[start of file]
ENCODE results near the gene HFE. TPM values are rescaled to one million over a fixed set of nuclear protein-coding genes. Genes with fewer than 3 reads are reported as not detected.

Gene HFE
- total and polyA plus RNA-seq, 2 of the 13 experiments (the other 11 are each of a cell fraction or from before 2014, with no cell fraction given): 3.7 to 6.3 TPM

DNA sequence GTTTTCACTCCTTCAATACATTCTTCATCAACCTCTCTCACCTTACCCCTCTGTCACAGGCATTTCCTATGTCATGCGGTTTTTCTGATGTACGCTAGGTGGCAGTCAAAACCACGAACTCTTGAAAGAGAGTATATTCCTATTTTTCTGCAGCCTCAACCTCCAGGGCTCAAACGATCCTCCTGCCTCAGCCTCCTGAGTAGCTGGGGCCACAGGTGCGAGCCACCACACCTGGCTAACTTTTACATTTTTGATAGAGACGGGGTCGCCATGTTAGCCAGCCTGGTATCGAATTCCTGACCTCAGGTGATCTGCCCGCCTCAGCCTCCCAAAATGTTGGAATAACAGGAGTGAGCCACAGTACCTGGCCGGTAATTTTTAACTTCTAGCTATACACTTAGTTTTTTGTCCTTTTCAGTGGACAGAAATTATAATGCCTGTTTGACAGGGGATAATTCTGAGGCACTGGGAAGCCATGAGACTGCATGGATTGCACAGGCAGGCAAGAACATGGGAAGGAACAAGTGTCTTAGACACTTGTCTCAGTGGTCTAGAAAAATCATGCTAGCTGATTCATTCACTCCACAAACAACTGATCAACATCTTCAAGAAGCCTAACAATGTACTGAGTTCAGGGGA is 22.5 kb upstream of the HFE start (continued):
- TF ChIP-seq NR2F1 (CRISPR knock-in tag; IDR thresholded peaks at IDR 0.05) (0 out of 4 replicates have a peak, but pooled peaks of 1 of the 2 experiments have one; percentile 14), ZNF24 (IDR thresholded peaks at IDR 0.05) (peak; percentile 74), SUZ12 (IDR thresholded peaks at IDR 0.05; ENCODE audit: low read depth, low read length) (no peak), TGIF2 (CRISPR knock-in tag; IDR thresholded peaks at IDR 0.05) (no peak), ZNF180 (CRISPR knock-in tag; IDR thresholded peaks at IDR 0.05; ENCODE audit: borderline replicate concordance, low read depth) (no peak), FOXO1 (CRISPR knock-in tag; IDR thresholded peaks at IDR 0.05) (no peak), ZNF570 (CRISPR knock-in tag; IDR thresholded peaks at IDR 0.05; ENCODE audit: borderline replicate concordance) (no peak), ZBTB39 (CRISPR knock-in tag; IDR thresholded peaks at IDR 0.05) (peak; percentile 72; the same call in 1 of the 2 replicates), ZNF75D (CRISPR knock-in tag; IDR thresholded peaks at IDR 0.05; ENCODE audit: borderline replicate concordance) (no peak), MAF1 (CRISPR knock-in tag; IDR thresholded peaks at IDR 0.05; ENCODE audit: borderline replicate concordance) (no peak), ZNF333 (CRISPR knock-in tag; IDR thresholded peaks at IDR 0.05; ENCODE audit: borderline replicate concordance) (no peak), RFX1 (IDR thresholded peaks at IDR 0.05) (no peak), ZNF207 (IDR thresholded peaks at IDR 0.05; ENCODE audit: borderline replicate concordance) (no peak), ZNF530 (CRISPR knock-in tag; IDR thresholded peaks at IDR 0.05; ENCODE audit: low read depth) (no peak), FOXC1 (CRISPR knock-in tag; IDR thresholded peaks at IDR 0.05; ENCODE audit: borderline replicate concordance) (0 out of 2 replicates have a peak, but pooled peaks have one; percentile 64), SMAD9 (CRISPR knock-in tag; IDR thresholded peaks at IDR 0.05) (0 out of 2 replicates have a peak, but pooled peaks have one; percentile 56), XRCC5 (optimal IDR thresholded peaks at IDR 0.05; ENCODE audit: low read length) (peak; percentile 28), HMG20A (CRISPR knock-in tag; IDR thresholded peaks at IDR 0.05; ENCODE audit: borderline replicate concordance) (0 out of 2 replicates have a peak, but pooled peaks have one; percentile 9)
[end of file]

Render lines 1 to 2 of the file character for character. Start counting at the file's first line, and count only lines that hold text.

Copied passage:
ENCODE results near the gene HFE. TPM values are rescaled to one million over a fixed set of nuclear protein-coding genes. Genes with fewer than 3 reads are reported as not detected.

Gene HFE